"Boxing Day is traditionally the day following Christmas Day, when servants and tradesmen would receive gifts from their superiors."
In Germany today is the 2nd day of Christmas (zweiten Tag von Weihnachten) also known as St Stephen's Day.
However you wish to view it, Christmas Day itself has passed. Much to my wife's delight and much to my dismay. It's a day I wait for with anticipation every year. It has been this way for as long as I can remember. I am always sad to see it pass astern, but I need to remember that for another Christmas to be, this one must pass.
Now the Christmas Season has not ended, not that you'd know from the "After Christmas Sales" and other post-holiday hulabaloo on the
Now before you label me as some sort of wild-eyed leftist Commie radical e-jit, let me explain. I am a big fan of capitalism. Buy low, sell high. Charge what the market will bear, et cetera, et cetera. What I don't like is advertisements.
What I don't like is the assertion by the advertisers that "Christmas is Over". Sorry buttheads, Christmas is NOT over. Christmas ends with Epiphany, traditionally observed on the sixth of January. According to (again) the Wiki-ites:
Epiphany, which traditionally falls on January 6, is a Christian feast day that celebrates the revelation of God the Son as a human being in Jesus Christ. Western Christians commemorate principally (but not solely) the visitation of the Biblical Magi to the Baby Jesus, and thus Jesus' physical manifestation to the Gentiles.When we lived in Germany, we were privileged to see this:
In the German-speaking lands, groups of young people called "Sternsinger" (star singers) travel from door to door. They are dressed as the three Wise Men, plus the leader carrying a star, usually of painted wood attached to a broom handle.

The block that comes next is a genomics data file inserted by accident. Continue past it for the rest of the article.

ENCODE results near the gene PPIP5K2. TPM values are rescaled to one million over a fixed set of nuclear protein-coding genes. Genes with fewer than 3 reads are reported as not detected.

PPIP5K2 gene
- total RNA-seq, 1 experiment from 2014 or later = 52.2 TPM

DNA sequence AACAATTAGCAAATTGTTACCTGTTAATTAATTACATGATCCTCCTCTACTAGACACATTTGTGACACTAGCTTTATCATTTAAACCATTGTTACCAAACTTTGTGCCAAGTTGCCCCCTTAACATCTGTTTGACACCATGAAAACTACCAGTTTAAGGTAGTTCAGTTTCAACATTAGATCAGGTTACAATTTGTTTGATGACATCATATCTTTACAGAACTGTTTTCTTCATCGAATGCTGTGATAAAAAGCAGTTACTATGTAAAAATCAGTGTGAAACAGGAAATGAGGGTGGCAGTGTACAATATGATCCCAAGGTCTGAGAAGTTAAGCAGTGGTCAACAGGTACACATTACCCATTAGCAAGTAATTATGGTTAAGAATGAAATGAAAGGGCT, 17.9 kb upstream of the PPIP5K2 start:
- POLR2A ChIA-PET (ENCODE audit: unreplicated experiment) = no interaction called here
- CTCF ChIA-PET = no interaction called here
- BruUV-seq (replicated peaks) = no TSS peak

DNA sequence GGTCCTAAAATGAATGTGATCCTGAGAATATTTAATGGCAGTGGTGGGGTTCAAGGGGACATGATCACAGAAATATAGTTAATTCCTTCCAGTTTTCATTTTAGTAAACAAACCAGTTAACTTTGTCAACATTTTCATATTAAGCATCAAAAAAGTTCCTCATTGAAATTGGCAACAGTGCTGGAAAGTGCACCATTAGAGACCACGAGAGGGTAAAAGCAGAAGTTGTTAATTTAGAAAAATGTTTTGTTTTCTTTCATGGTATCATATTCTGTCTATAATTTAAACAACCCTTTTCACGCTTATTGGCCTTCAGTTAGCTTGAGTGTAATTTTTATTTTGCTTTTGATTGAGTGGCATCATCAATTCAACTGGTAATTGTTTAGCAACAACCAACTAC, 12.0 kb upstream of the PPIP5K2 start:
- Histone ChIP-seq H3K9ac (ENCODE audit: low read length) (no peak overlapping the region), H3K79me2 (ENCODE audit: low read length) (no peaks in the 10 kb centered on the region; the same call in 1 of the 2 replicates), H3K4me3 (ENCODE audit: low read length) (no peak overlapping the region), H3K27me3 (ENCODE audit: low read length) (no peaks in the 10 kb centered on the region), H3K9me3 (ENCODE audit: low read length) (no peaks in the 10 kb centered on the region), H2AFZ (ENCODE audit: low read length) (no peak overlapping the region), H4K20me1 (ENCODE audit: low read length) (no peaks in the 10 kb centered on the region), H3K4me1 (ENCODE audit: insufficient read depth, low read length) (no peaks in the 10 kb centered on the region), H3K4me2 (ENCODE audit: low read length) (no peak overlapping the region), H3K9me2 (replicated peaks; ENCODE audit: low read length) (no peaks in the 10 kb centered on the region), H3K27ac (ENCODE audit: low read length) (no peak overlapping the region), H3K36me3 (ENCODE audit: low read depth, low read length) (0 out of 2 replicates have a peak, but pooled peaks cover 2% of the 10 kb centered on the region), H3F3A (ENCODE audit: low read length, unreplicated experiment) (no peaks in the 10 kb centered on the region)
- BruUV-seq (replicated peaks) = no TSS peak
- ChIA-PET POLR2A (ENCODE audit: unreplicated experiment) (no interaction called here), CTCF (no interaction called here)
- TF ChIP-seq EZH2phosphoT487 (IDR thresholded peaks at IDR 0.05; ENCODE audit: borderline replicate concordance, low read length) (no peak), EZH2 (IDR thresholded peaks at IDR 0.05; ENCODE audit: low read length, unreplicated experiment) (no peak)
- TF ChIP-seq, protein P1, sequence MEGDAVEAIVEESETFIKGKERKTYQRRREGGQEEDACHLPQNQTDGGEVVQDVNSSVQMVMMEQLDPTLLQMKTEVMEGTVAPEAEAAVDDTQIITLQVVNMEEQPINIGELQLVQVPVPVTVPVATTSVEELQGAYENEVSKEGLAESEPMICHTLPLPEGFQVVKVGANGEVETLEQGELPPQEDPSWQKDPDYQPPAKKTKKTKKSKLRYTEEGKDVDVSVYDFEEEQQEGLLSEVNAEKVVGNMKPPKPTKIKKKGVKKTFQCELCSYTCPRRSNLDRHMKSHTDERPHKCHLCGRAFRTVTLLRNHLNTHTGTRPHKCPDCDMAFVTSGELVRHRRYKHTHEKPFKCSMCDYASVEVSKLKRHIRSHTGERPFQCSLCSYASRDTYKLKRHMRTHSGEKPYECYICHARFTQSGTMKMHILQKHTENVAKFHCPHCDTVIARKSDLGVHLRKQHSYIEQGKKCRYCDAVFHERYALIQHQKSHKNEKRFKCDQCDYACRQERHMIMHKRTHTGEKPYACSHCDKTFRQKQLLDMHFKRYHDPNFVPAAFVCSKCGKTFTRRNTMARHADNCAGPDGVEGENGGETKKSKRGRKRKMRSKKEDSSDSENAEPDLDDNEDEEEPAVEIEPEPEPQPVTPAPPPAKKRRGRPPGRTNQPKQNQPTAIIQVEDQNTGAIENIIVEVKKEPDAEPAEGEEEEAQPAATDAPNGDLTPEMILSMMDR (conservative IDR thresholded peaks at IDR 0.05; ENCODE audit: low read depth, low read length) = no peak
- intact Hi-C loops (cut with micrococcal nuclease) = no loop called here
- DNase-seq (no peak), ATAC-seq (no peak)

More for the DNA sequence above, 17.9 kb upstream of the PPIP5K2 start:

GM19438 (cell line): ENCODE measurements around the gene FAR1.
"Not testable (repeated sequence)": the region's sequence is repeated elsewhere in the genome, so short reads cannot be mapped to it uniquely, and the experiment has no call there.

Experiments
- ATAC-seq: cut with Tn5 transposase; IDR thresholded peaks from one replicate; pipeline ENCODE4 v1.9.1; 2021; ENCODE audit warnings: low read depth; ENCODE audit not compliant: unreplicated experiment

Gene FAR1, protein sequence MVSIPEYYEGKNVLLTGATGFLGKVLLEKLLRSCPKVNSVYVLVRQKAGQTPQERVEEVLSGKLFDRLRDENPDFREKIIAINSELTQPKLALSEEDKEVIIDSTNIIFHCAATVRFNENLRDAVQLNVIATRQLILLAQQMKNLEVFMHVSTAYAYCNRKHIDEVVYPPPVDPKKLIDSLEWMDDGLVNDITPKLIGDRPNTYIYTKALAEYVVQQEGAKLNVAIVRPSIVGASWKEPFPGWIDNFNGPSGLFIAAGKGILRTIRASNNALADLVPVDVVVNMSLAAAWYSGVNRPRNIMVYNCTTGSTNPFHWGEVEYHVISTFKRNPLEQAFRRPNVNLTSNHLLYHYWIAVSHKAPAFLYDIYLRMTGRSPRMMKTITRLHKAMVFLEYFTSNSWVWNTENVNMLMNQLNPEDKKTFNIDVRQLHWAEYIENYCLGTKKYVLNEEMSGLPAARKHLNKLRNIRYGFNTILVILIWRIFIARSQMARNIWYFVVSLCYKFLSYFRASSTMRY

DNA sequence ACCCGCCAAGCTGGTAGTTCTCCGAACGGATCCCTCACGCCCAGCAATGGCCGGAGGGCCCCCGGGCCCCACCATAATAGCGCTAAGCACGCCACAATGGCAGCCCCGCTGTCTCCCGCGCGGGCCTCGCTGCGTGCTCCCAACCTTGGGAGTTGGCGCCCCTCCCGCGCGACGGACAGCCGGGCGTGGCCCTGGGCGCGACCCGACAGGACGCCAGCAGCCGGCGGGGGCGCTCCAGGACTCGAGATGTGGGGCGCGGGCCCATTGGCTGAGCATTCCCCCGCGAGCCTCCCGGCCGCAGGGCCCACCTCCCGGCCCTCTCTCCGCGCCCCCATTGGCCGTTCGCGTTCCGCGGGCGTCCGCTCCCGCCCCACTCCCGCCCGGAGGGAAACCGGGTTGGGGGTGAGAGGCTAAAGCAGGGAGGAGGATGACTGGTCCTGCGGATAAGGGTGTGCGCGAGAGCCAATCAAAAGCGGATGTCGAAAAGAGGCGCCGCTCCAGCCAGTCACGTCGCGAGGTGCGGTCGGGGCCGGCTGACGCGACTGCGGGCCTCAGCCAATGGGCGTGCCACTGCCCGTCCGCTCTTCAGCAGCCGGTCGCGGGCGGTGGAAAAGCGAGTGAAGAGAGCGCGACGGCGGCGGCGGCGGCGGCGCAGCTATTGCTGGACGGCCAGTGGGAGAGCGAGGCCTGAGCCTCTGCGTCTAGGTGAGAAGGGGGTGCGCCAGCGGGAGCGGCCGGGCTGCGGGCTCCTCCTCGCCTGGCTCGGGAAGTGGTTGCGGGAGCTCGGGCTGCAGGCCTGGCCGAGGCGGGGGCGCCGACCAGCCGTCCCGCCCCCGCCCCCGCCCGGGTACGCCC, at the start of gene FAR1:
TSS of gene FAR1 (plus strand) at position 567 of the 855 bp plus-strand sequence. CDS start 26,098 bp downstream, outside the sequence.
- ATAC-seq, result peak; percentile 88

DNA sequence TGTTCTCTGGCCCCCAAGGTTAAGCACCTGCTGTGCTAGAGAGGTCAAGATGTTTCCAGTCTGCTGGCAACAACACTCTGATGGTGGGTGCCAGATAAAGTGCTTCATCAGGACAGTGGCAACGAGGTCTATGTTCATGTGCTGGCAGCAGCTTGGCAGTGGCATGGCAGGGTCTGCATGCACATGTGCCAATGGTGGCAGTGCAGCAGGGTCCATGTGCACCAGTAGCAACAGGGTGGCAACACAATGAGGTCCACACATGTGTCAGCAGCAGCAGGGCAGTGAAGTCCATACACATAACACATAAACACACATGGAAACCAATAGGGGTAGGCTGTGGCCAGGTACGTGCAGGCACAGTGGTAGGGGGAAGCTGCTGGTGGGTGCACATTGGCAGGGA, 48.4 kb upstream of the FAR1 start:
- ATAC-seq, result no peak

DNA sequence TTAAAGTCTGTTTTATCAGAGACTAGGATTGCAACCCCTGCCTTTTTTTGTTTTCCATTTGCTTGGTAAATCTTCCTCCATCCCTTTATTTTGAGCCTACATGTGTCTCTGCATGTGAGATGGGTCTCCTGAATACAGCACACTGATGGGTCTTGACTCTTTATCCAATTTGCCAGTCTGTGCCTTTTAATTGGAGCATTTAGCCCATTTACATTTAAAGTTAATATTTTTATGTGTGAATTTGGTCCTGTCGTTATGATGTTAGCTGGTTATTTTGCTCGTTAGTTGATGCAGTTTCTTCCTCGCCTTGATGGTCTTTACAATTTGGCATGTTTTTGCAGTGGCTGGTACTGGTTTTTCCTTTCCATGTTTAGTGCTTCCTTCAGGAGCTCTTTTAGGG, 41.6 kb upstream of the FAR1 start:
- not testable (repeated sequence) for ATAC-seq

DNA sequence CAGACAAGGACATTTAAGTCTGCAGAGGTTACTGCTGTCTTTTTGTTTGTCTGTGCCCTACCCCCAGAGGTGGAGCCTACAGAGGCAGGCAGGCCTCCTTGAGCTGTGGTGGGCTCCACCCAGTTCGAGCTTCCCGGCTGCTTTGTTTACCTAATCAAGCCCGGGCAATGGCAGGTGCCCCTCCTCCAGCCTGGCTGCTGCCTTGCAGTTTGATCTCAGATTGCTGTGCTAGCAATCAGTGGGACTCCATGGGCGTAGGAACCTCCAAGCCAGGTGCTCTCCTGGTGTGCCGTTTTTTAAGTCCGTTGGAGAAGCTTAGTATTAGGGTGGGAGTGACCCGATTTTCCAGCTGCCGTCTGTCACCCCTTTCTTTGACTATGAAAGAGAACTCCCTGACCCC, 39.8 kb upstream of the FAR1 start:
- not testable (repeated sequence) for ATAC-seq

Often these groups are four girls, or two boys and two girls for the benefit of singing their songs in four-part harmony, not necessarily three wise men at all. German Lutherans often note in a lighthearted fashion that the Bible never specifies that the "Weisen" (Magi) were men, or that there were three.
The star singers will be offered treats at the homes they visit, but they also solicit donations for worthy causes, such as efforts to end hunger in Africa, organized jointly by the Catholic and Evangelical-Lutheran churches. As a sign of gratitude, the young people then perform the traditional house blessing, by marking the year over the doorway with chalk.
In Roman Catholic communities this may be a serious spiritual event with the priest present even today, but among Protestants it is more a tradition, and a part of the German notion of Gemütlichkeit.
Usually on the Sunday following Epiphany, these donations are brought into churches. Here all of the children who have gone out as star singers, once again in their costumes, form a procession of sometimes dozens of wise men and stars.
So, speaking for myself (in other words, hush, don't tell the Missus) Christmas continues, at least for another few days. Our tree will stay up until after New Year's and our lights will be lit for the same length of time.
For me it is, in some ways, always Christmas. It retreats to a little place inside of me for most of the year. That place where I am still six years old and will always be that age. The place where hope and magic lives. That place which remains unstained by the later tragedies and sorrows of life.
It's a place where ALL of my loved ones are still present, those I knew as a child and those whom I met later in life. It's a place where there is music, laughter and great love. It's that place inside of me where it's always Christmas. I like to think that it's a little bit like Heaven. Or Heaven as I hope it will be. And for those of you who may wonder at Your Humble Scribe's religious inclinations, Jesus lives there too.